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How many of you still remember their kids’ first day of school? I do. I remember the day so vividly. That was a hot summer day. The scorching heat was enough to set one on fire. Waking up my son in that intensity of heat, the trip to the washroom and cold splashes of water on his face was enough to blow my ears out (of course because of his ear-screeching cries).
But before all of that, I had to get to get up with all the zeal and enthusiasm. The love of children is so strange. It gets you easily even on death hanging. So it was just a matter of war in a hot kitchen.
A soldier was all ready for a war which was to be fought in a kitchen. Yes, I am talking about myself. That morning, I prepared a beautiful and full of protein breakfast. After all, it was the first day of his school, so his breakfast was ought to be full of energy. It took ‘another’ lifetime to prepare for his lunch. His lunch box had been bought with the pure love of the owner. His favorite cartoon character was beaming back from his lunch box. So the lunch had to be that pretty too.
When I came out of the kitchen, it felt that I had just taken a bath. I ran to my chilled room. The chilled and crisp air made me lazy. I laid down and was about to sleep and get lost in my land of dream. Just then, I forced my mind to reel back to the last image I could recall. I bolted awake remembering Mujtaba’s first day of school. I got up hurriedly and woke him up. He was reluctant to get up, so I picked him up and took him to the washroom.
As we got out of the washroom, I felt him getting ‘chaq-o-choband’, so I ran to fetch full of protein wala breakfast, which was being half eaten by him (much to my disappointment). With a heavy heart, I opened my mouth to make him understand that it was being made in ghazab ki garmi of kitchen and my blood’s been shed while preparing this beautiful breakfast (I mean paseena. Did I sound like being over dramatic?) I gulped my words down assuming his ‘pissed off mood’ going more pissed off. So I promised myself to eat this left-over breakfast soon after dropping him to school because my hard work couldn’t get wasted.
Jhatpat, I got him ready and put his lunch box in his school bag. I glanced at the wall-clock, only to realize that we were getting late. I gave him a water bottle, took my handbag and hurried to the car. All the way, I recited every dua I could remember and prayed that I hadn’t forgotten anything.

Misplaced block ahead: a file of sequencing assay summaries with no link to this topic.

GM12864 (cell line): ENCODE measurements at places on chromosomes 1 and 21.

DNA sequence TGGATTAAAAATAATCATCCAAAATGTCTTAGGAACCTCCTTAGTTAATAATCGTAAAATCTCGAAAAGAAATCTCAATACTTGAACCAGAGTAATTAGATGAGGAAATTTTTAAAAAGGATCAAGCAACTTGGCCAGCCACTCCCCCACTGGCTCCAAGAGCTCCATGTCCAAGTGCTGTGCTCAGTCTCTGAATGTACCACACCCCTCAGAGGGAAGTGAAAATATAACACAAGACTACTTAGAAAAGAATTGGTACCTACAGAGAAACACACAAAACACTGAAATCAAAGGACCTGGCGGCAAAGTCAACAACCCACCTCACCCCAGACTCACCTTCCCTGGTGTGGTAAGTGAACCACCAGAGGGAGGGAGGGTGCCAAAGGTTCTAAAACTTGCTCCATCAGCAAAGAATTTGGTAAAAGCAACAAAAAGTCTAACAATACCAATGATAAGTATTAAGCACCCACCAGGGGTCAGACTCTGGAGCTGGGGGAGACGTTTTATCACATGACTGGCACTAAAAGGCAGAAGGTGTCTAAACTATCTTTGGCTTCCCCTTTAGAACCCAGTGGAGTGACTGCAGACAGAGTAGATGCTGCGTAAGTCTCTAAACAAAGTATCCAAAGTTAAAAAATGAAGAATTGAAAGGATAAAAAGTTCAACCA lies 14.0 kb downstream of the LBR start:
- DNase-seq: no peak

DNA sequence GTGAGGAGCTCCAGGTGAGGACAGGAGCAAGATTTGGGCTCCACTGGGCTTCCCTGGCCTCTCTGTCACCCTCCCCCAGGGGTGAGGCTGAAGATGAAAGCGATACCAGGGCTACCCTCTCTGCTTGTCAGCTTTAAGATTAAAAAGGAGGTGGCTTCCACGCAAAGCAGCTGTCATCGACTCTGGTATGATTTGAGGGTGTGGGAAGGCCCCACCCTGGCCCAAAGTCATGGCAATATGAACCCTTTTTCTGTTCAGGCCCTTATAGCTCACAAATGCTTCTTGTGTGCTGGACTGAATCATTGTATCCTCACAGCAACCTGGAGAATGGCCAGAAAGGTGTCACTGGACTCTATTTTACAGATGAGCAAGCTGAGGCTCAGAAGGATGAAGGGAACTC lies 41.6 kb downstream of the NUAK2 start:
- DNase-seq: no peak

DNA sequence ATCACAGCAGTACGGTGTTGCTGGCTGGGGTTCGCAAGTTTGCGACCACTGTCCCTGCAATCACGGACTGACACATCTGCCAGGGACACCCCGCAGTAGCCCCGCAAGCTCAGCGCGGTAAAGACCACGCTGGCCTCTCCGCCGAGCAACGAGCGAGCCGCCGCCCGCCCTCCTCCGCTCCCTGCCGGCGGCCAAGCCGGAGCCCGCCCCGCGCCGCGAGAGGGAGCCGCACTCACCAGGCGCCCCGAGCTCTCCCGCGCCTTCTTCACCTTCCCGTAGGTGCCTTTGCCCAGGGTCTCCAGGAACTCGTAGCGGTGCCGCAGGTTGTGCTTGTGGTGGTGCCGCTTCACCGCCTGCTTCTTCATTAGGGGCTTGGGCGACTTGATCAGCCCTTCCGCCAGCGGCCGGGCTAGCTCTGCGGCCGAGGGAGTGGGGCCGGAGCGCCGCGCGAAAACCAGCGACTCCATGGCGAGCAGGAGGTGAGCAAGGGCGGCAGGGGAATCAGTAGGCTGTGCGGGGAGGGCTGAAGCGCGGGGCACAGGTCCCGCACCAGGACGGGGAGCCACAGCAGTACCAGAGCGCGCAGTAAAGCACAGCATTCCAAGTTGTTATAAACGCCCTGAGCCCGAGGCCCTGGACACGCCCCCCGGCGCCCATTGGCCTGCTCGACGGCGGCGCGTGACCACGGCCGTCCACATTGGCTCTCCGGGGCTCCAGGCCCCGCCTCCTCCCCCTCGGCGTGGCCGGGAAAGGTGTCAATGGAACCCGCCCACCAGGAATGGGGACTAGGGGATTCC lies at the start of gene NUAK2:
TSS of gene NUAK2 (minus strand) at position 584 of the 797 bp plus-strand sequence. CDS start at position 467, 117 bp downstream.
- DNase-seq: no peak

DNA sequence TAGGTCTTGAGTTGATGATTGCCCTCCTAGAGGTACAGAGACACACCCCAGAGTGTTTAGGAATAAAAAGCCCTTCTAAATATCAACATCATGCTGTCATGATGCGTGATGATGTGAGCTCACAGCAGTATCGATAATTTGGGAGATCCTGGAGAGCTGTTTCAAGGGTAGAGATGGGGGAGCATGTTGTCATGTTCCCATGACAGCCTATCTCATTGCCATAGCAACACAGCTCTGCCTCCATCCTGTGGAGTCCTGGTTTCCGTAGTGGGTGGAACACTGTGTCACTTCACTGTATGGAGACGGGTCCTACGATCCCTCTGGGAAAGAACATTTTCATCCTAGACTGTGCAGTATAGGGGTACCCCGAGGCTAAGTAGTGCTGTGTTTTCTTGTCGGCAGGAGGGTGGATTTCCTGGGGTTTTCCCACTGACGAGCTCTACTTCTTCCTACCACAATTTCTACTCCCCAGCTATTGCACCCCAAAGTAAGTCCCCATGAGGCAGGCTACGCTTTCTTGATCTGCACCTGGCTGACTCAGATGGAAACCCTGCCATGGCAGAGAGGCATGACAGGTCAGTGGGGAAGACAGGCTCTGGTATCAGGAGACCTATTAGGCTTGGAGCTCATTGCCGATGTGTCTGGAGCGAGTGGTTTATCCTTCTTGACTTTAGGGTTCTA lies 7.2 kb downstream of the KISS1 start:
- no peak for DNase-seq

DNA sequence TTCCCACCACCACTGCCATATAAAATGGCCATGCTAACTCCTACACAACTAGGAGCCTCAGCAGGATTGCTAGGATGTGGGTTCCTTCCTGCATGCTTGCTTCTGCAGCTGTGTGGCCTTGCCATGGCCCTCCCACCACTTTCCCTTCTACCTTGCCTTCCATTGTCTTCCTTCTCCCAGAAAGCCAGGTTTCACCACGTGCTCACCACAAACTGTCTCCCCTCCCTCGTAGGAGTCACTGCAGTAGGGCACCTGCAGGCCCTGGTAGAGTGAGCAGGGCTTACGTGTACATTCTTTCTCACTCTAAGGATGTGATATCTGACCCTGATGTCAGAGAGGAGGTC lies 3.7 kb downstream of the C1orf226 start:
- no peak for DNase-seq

I found all the kids crying in the school, as it was their first day. Only my Mujtaba was the kid who wasn’t crying at all. With the head held high and pride in my eyes, I took him to the end of the corridor, crowded with the consoling parents of their crying babies. I gave him a kiss and poured my advice to pay attention in class, not to misbehave and be friendly to other kids.
He was still standing. I kissed him again and promised to come soon to pick him up. He was again standing with a question in his eyes. I asked him to go. He said, “Amma?” I asked what’s the problem. “Where’s my bag?” I looked down on his tiny shoulders. Right then, I felt an earthquake under my feet. And a mini heart attack too. All the pride I had in my eyes suddenly started to drift away.
All the crying babies started to laugh at me (lame but I went through that way.) Our eyes were asking the same question with each other. The ringing of the bell broke the ice between us. And so many buwas and aayaas came to get all the kids.
“Go, Mujtaba! I’m bringing back your school bag.” This was the only sentence I could utter at that moment. With all the desire to eat that leftover breakfast, to go back to a chilled room and enjoy some minutes of sleep, crushed under that sentence. And I welcomed the shedding of my blood again. (Sorry! My Paseena)